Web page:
Thanks to the team at New Idea, Michelle suggests ways you can change careers later in life and the skills required to land a new job.
After working in a bank for 40 years, in 2020, Joanne Alderton decided she needed a change.
“But I thought at my age, I can’t get a job anywhere else,” says Joanne, 61.
That was until she watched her elderly parents in aged care, and realised a job in community support was the switch she needed.
“I had a lot of life experience, understanding, and empathy,” she says.
“I thought, ‘I get on really well with people. I need to be with people and working for the bank didn’t suit me anymore.’”
Now, Joanne works three days a week providing domestic, social, and personal care for Whiddon aged-care services – but what does it take to change careers later in life?
New Idea asks the experts…
KNOW YOUR SKILLS
While Joanne had a slew of transferable skills from her previous job, such as interpersonal and secretarial expertise, she still needed to upskill at TAFE, obtaining a Certificate III in aged care.
Roxanne Calder, the founder of recruitment agency EST10, explains a self-assessment will determine your wants, needs, skills, experience, and qualifications when choosing a new career.
This will also help you decide if you need to upskill.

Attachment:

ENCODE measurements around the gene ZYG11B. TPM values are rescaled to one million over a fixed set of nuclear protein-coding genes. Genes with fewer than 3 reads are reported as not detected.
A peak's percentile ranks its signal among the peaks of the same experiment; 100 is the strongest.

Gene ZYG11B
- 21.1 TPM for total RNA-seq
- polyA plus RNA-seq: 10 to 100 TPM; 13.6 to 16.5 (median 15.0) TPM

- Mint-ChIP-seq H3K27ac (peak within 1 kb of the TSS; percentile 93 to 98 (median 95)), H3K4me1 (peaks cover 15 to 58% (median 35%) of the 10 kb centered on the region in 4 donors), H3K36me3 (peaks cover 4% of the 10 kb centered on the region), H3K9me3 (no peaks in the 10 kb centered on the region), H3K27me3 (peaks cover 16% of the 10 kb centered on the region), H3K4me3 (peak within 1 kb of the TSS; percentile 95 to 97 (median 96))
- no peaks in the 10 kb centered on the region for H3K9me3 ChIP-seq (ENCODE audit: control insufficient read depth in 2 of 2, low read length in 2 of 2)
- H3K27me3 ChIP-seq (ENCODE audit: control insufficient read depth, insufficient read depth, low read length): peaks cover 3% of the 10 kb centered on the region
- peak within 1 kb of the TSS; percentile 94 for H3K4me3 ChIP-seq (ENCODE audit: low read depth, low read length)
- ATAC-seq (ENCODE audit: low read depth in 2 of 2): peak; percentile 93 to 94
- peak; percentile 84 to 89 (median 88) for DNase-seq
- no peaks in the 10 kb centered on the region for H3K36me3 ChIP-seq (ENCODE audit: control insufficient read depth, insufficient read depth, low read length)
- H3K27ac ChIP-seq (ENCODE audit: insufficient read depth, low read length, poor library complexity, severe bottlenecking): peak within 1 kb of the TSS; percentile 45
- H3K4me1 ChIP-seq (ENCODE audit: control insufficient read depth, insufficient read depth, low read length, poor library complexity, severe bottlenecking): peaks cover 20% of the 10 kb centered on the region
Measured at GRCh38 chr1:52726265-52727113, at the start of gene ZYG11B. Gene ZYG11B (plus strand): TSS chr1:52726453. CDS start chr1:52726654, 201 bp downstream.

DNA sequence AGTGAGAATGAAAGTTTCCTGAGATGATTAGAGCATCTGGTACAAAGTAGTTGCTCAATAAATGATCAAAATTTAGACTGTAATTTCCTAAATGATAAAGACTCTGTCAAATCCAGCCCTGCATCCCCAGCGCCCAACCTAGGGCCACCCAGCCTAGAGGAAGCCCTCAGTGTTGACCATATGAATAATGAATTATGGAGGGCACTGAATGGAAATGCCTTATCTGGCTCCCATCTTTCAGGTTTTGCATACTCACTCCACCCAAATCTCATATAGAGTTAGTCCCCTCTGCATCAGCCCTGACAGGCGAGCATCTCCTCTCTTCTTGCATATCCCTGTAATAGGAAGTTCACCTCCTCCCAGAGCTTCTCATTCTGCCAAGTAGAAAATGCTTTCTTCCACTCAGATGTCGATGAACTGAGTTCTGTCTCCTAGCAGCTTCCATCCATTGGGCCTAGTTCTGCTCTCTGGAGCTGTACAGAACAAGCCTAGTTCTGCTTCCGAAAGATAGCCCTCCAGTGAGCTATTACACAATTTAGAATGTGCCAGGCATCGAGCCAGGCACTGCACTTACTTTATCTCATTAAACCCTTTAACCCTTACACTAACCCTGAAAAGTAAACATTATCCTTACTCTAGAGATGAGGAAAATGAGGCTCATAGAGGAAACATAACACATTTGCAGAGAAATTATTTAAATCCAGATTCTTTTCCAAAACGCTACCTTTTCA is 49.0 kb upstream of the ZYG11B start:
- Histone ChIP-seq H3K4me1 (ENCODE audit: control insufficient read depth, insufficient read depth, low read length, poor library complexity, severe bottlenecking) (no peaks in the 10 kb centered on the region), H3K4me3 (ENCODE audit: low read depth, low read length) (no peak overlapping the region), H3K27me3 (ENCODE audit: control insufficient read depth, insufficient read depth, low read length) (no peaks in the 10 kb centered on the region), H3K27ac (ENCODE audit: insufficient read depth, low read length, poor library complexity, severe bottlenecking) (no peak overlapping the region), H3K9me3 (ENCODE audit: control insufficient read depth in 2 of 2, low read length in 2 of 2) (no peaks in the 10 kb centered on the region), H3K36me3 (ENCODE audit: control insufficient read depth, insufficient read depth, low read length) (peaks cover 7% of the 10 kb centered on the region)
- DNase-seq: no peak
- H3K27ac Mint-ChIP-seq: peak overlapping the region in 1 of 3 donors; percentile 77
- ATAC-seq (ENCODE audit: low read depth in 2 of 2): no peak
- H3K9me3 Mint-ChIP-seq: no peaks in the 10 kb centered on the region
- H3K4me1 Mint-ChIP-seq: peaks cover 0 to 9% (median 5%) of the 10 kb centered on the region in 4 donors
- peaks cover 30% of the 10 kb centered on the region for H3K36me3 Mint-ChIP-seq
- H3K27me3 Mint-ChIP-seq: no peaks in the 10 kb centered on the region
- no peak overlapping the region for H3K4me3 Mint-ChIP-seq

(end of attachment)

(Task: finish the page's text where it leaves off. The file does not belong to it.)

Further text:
“More importantly, consider your ‘why’,” Roxanne advises.
“You might be perfectly skilled for one job but desire the challenge of a new industry, learning a different skill set, or you are seeking a job that is social.”
BE INDUSTRY SAVVY
Whether you’re looking for a slower-paced job to beat career burnout, or a more active occupation to get you away from a desk, Roxanne explains there are plenty of sectors looking to hire mature workers, including:
- Healthcare and social assistance sectors (general and specialist medical services, pathology, dental and allied health care, childcare, and aged care)
- Retail (hardware and gardening stores like Bunnings, supermarkets, and department stores)
KNOW YOUR SKILLS
For those who want to leverage their knowledge or don’t want to ditch their industry entirely, workplace expert Michelle Gibbings suggests the following jobs:
- Tutoring, training, or mentoring (offered online or face-to-face)
- Fundraising, event planning, or other tasks such as grant writing for non-profit organisations
- Freelance and contract work (including writing, graphic design, bookkeeping, project management, or virtual assistants)
CREATE A SAFETY NET
While Joanne admits she was financially stable before moving into her community support job, Michelle explains this isn’t always a requirement before taking the plunge with a new role.
“It depends on the level of risk attached to the career change and whether the shift negatively impacts a person’s salary,” she says.
However, if money is getting in the way of you achieving your career goals, Michelle advises creating a budget that considers current expenses and projected income from your new career.
“This step helps determine the affordability of the transition and if there are budgetary adjustments they should make,” she notes.
“If a person cannot immediately enter a new full-time career, consider taking on part-time or freelance work in their desired field. Doing this gains the person valuable experience and builds their network while providing a source of income as they transition.”
Finally, you can also build a financial buffer by setting aside a portion of income into savings and exploring ways to reduce expenses to help adjust to the change.